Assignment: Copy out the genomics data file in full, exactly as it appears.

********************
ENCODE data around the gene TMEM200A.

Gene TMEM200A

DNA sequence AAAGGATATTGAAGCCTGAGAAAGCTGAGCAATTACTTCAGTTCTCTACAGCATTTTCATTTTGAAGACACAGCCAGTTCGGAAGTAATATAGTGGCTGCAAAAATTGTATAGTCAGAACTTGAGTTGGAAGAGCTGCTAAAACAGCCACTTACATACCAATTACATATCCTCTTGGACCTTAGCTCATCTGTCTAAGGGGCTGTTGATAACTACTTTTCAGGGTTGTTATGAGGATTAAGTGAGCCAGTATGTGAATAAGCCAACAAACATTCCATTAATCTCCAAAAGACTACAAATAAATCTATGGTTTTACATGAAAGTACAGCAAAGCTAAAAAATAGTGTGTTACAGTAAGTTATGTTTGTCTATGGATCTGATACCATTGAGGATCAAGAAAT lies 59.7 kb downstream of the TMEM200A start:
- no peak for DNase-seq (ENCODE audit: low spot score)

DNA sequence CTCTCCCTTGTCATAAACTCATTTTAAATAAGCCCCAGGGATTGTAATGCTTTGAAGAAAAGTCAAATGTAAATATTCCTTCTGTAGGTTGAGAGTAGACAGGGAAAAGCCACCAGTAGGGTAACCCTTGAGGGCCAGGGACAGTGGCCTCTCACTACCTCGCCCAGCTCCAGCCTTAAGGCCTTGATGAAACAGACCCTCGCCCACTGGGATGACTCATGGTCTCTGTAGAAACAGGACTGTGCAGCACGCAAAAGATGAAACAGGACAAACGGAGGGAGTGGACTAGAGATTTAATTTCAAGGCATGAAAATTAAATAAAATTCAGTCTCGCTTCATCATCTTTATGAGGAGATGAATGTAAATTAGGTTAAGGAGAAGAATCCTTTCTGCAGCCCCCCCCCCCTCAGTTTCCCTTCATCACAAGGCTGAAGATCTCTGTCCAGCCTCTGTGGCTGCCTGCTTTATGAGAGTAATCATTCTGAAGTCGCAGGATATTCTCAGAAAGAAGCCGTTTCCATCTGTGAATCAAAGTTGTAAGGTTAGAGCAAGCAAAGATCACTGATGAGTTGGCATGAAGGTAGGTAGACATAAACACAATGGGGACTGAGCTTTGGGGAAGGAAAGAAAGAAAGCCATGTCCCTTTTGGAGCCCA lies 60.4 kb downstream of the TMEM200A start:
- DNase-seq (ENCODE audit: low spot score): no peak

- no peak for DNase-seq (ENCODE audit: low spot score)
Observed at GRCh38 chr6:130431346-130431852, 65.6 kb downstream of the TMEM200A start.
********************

ENCODE data around the gene TMEM200A.

Gene TMEM200A

DNA sequence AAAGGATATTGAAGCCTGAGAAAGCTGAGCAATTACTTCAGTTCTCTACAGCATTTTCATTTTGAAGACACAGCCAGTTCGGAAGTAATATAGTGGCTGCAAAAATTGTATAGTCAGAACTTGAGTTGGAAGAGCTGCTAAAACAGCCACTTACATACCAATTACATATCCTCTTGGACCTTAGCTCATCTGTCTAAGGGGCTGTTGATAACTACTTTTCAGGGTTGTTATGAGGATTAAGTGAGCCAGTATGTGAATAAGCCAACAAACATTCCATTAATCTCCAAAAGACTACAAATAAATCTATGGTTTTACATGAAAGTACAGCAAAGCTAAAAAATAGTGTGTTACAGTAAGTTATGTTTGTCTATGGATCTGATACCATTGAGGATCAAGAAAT lies 59.7 kb downstream of the TMEM200A start:
- no peak for DNase-seq (ENCODE audit: low spot score)

DNA sequence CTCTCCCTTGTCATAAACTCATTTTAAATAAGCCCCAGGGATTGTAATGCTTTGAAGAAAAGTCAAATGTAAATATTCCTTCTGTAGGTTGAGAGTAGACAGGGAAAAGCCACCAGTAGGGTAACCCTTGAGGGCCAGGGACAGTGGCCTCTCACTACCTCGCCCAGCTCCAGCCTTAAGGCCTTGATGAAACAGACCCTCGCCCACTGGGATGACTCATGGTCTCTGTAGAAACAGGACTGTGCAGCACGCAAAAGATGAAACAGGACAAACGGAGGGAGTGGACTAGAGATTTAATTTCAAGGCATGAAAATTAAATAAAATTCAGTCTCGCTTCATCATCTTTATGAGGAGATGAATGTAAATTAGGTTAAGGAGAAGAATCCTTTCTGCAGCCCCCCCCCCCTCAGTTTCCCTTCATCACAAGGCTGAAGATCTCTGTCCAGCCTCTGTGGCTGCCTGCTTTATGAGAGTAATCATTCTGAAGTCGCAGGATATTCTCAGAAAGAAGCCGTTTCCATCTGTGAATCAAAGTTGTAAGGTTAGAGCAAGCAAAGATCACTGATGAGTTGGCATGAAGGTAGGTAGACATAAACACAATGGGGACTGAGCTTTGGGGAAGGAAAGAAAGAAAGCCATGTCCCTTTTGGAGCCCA lies 60.4 kb downstream of the TMEM200A start:
- DNase-seq (ENCODE audit: low spot score): no peak

- no peak for DNase-seq (ENCODE audit: low spot score)
Observed at GRCh38 chr6:130431346-130431852, 65.6 kb downstream of the TMEM200A start.